The true success of the IMSP Informer lies with the joint team, comprised of members from various areas of the Navy, DLA and even some contractors, who worked together to ensure that the necessary message was provided and understandable regardless of the color of the suit they wore. The IMSP Informer will continue through future implementations for FRC SE (Jacksonville) and FRC E (Cherry Point) as a tool to impart information about the implementations.
The deployment team held three sessions of the IMSP “Pre Go-Live” event at San Diego right before the transition weekend to reinforce the reasons behind the implementation and make sure they were aware of the various support teams in place. The go-live events, like the preparations held during the previous nine months, were attended by both DLA and Navy employees to make sure that everyone was tracking. Employees from DLA Aviation, DLA Distribution and FRC SW attended, showing their support for the effort and assisting however they could.
“So far, IMSP is working as designed,” Capt. Harris emphasized. “Representatives from DLA Aviation, DLA Distribution and DLA Training are on-site and still supporting transition efforts across all spectrums, DLA’s Enterprise Business System, DLA Distribution's Distribution Standard System or DSS, and NAVAIR Depot Maintenance System applications.”
“Excellent communication is occurring across all teams and material requirements are being delivered,” he added. “We’ve noted no negative impacts to the production lines and have kept the FRC SW commanding officer apprised of our progress.”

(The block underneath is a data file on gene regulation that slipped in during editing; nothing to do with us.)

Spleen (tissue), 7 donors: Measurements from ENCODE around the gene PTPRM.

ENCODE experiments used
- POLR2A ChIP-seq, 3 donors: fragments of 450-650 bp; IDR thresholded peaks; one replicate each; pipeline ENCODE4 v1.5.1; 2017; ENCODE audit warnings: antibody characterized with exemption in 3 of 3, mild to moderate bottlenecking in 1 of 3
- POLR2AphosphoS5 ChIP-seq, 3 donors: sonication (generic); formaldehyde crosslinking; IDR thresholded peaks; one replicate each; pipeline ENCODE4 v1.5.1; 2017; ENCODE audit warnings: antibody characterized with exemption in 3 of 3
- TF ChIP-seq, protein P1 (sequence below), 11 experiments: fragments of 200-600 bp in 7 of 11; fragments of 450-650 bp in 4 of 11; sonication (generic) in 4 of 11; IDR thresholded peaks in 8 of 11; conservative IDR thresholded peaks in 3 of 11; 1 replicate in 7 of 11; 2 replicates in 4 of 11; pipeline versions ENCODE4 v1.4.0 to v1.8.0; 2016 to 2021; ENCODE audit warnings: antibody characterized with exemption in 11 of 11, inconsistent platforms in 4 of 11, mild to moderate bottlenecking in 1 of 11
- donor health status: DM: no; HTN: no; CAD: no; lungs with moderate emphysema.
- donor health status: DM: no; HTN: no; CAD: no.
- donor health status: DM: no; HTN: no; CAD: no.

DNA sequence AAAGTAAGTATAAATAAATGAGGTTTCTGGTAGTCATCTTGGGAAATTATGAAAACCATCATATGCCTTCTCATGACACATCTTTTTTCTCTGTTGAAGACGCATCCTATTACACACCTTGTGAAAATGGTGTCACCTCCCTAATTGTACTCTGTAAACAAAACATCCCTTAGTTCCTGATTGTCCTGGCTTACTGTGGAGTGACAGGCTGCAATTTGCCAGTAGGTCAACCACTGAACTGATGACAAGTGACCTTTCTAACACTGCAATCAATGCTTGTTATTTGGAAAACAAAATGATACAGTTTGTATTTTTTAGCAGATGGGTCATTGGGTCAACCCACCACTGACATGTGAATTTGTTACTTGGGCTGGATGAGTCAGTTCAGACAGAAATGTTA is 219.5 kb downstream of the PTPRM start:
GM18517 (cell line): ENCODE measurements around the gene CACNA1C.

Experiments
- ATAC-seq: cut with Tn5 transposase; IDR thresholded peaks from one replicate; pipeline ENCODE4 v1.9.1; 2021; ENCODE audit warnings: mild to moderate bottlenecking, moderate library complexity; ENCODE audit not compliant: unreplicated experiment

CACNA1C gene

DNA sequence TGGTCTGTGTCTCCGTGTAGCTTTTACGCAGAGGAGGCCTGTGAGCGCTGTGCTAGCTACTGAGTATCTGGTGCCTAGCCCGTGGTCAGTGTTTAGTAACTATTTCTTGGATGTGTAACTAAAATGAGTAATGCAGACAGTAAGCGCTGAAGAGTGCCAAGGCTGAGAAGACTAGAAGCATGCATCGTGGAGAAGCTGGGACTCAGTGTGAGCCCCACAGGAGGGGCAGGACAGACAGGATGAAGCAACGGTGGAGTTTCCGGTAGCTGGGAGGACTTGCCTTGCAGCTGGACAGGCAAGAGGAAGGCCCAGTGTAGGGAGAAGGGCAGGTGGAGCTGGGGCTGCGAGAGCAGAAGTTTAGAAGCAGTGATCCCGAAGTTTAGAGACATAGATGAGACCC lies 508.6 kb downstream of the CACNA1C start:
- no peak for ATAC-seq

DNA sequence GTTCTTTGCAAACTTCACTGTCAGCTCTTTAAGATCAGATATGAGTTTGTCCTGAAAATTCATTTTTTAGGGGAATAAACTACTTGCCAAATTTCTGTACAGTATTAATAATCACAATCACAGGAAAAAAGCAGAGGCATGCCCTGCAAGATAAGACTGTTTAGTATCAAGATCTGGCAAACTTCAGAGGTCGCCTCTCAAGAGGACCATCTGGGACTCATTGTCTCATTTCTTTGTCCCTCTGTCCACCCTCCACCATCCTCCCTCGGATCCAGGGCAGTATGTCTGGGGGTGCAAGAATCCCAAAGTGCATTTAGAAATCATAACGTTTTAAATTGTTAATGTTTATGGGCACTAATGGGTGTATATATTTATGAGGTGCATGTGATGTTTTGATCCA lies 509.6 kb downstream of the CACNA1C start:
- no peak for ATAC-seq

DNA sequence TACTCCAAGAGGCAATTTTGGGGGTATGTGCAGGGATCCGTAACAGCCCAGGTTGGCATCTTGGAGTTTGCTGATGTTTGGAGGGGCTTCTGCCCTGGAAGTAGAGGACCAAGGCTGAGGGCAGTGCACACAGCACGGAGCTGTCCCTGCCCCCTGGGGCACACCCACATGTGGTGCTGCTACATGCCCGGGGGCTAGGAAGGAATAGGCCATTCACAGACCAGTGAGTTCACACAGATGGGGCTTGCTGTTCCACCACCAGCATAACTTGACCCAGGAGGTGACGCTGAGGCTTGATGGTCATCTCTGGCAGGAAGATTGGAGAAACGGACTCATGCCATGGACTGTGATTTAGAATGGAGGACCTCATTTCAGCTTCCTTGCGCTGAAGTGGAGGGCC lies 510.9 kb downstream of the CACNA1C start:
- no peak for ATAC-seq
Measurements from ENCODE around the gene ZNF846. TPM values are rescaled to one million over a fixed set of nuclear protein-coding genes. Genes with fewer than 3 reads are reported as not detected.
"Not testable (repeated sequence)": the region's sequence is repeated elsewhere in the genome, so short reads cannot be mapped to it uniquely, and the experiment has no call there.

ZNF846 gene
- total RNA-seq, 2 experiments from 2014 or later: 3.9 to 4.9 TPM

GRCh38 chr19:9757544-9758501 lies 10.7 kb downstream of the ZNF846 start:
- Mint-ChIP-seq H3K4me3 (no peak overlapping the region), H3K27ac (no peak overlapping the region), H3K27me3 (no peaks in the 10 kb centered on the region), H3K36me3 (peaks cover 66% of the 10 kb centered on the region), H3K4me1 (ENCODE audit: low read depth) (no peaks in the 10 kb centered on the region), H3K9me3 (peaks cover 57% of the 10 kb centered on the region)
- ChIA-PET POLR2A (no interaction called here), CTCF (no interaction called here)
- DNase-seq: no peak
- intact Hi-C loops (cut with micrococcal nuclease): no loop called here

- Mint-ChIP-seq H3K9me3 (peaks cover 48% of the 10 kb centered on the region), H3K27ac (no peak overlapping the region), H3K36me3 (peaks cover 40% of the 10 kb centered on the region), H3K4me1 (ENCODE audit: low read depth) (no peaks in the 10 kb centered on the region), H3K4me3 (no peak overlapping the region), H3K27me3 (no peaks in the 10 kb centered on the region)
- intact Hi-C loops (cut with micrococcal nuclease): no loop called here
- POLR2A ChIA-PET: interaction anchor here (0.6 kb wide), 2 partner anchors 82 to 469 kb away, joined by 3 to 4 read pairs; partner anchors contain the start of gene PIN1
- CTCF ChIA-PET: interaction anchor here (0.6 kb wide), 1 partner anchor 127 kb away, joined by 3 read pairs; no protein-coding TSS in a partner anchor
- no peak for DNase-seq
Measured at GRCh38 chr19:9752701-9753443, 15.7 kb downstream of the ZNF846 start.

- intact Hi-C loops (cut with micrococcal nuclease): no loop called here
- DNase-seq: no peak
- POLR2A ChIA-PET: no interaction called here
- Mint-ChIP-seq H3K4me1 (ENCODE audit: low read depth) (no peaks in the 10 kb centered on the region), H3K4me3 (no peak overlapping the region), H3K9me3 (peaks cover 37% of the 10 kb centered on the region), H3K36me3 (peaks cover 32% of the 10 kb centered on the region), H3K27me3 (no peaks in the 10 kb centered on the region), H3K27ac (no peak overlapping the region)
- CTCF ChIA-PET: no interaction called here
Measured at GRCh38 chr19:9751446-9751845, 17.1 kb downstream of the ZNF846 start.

Although the transition has gone well and comments have been positive regarding system user interface and manageability, we know that the joint DLA and Navy team have more work ahead. Customer service specialists, customer service technicians, and equipment specialists are still learning the ins and outs of the transition from Navy systems to DLA systems, and the joint team is spending time reviewing lessons learned, reinforcing procedures, and tying up some lose ends.
We are not done yet!
DLA Aviation at Jacksonville, Fla., is next to go on line with Cherry Point, N.C., to follow. When San Diego went live, there were a number of folks there from Richmond, Va., Jacksonville, Fla., Cherry Point and Patuxent River, Md., benefiting from what the Joint DLA-Navy team brought to the table for that implementation. We hope to continue the successful collaboration between the Navy and DLA for those implementations.
The journey through any transitional change is not without its continuing challenges as employees work new processes in a new IT solution. The communication and cooperation between the Navy and DLA teams in San Diego was nothing short of exceptional and critical to the successful implementation of IMSP at FRC SW. The continued open dialogue will continue to be the lynch pin moving forward as FRC South East and FRC East rise to the challenge met by FRC South West.
By Capt. Paul Amodio, SC, USN; Navy Customer Facing Division Chief, DLA Aviation